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Are You a Contractor or an Employee?

Part 1: Independent Contractor vs. Employee: How to Tell Which You Are


Contractor sitting in back of van taking a break

Is he a contractor or an employee?

Image (c) Adrian Weinbrecht / Getty Images

Are you an independent contractor or an employee? If this question sends shivers down your spine at tax time, you’re not alone.

The difference between an employee relationship and a business relationship is not cut and dried and having the Canada Revenue Agency determine that you’re an employee after all can have very expensive repercussions for both you and your employer.

Employers like to hire independent contractors. Hiring a contractor means a lot less rigmarole than hiring an employee and can be less expensive, too. Contractors don’t get benefit packages or pensions and pay their own CPP/QPP contributions. As an employer of an independent contractor, you don’t have to withhold income tax or pay a share of CPP/QPP or EI.

The big tax advantage for the independent contractor, of course, is the potential for tax deductions. Generally, a self-employed person can deduct all reasonable business expenses.

Sounds great, doesn’t it? But if a business hires a contractor who is later deemed to be an employee, both parties lose big as unpaid taxes, penalties, interest, CPP and EI premiums will all have to be paid.

Because the employee relationship and the business relationship is one of those gray areas that is constantly in flux, it’s important to do what you can to protect your independent contractor status.

First, you need to be aware of the “four-point test” that the Canada Revenue Agency uses to determine which type of relationship exists. “Employee or Self-Employed?” (RC4110) “sets out a method that should, in most cases, allow payers and workers to determine the nature of their relationship.”

The method is based on four key points; control, ownership of tools, chance of profit/risk of loss, and integration. Let’s look at each of these from the point of view of the contractor.

1. Independent contractor vs. employee: Control

The primary issue here is who’s running the ship. Does the employer have the right to hire or fire, determine the wage or salary to be paid, and decide on the time, place, and manner in which the work is to be done? Then an employer-employee relationship exists. Note that “if the employer does not directly control the worker's activities, but has the right to do so, the notion of control still exists.”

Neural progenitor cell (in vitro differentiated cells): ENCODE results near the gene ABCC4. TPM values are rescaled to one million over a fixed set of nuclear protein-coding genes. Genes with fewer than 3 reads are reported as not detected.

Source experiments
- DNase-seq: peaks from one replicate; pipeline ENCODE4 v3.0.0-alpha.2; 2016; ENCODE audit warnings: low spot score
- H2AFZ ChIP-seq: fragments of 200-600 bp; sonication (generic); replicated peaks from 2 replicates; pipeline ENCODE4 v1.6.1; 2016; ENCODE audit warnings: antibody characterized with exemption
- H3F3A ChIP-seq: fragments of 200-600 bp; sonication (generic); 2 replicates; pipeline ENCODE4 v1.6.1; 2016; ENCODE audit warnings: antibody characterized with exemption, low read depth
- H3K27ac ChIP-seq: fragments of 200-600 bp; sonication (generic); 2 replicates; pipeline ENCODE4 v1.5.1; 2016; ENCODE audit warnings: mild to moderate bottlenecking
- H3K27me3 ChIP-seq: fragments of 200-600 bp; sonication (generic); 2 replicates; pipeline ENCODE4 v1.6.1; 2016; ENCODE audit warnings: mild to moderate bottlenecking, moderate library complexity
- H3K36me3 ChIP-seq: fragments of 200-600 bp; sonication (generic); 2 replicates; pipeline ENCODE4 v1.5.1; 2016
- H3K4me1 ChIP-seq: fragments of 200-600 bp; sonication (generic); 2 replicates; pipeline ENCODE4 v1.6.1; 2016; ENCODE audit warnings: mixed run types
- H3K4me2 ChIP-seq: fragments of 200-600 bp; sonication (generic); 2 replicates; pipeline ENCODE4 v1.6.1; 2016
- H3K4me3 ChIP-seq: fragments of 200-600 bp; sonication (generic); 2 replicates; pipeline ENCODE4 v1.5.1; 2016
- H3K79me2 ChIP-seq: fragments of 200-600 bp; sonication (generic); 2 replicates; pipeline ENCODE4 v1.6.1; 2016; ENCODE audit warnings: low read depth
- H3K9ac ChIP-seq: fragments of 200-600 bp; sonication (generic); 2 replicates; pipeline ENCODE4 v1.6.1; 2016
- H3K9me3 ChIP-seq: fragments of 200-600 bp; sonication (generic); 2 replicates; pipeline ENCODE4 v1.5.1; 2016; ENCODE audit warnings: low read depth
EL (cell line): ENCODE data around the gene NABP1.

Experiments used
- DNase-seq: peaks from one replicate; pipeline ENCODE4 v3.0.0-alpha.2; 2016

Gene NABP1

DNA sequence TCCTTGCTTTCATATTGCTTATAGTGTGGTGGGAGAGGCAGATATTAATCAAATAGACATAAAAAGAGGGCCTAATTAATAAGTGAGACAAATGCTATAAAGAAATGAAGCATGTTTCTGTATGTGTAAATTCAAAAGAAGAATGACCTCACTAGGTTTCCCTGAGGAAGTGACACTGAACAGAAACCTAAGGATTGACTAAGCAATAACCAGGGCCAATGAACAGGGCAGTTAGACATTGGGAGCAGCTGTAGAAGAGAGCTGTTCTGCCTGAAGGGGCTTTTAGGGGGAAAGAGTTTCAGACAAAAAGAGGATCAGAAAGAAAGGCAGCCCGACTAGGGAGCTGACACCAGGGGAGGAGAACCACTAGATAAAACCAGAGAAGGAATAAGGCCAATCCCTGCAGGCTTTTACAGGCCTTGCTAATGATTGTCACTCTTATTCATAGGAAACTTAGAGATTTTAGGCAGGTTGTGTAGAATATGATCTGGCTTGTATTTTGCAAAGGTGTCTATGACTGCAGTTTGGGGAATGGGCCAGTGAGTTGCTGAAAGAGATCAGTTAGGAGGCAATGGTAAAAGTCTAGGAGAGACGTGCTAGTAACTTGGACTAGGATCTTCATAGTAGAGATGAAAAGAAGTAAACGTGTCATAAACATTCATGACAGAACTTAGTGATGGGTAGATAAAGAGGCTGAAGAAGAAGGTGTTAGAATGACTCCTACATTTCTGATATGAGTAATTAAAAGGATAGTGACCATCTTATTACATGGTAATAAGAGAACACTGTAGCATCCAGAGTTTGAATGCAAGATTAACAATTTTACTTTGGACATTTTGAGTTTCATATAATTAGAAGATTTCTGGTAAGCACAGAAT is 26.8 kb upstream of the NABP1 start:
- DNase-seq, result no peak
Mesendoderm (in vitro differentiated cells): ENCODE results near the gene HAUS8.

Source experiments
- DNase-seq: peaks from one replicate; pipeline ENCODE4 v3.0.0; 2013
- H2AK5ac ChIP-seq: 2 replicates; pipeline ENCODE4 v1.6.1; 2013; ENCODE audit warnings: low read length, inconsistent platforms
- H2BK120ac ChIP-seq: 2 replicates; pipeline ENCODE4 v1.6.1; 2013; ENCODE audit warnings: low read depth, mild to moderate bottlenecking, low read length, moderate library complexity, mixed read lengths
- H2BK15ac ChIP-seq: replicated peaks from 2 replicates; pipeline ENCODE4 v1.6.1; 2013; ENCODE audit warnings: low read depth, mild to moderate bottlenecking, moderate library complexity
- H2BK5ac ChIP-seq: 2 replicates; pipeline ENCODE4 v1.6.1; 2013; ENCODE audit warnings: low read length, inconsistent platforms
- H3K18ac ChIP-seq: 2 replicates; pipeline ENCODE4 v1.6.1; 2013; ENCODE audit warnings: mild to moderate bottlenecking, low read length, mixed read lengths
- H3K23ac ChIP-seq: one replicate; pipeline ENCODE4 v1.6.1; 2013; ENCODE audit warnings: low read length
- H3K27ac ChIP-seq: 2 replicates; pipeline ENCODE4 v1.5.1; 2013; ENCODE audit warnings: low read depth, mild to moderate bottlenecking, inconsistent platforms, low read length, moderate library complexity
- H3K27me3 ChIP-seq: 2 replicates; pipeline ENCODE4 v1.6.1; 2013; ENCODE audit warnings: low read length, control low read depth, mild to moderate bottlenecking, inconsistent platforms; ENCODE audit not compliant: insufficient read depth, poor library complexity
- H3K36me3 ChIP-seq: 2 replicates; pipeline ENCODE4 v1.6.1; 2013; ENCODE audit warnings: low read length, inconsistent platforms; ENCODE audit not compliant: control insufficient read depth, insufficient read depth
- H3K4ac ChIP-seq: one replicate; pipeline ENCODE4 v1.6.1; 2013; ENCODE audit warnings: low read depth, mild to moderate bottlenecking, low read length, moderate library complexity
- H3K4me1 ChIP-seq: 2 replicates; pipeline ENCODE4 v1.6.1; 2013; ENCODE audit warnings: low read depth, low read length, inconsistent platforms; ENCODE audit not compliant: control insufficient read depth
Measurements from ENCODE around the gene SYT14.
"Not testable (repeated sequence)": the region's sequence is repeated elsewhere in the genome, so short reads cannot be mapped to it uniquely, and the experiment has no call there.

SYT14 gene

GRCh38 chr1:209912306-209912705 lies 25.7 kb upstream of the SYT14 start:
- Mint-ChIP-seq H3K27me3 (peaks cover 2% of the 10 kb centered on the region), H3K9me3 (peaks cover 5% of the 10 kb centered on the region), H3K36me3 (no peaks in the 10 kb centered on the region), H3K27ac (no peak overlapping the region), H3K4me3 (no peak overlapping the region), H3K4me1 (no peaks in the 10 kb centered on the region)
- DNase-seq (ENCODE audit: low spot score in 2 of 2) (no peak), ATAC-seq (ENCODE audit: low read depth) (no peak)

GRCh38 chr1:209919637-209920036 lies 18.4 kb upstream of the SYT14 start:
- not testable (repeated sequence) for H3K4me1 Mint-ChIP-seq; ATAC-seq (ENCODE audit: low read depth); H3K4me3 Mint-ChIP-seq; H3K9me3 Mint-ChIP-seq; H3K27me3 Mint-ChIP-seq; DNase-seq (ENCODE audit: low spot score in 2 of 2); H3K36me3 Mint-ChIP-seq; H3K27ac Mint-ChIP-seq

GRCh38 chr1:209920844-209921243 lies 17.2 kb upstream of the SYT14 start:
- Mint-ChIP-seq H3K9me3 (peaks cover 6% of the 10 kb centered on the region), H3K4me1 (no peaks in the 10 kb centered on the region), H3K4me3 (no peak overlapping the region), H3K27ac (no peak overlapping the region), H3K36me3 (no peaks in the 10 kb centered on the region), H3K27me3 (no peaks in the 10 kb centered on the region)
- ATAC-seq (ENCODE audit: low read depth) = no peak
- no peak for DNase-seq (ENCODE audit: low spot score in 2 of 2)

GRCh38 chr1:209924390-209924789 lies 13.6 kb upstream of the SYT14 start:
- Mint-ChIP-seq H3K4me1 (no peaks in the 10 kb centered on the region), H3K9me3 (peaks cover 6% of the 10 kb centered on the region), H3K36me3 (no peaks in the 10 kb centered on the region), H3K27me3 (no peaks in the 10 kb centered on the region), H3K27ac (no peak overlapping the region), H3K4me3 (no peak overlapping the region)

On the other hand, in a business relationship, the worker decides how the work will be performed. As a contractor, then, it’s important that you maintain the right to decide where, when and how the work will be done. If it comes to the test, and you can show that you were the person responsible for planning the work to be done, choosing the hours of work, and/or setting the standards to be met, for example, you’ll have a much better chance of being deemed a contractor rather than an employee.

2. Independent contractor vs. employee: Ownership of tools.

An obvious point, one would think; a contractor would supply his own tools. However, because it’s customary for employees to supply their own tools in some trades (think of painters and garage mechanics, for example), the cost of using the tools is a much better indication, according to the Canada Revenue Agency. “When workers purchase or rent equipment or large tools that require a major investment and costly maintenance, it usually indicates that they are self-employed individuals, because they may incur losses when replacing or repairing their equipment.”

What else does the Canada Revenue Agency take into account when examining the independent contractor vs. employee situation and what can you do to protect your tax status as a contractor? Click to continue reading.

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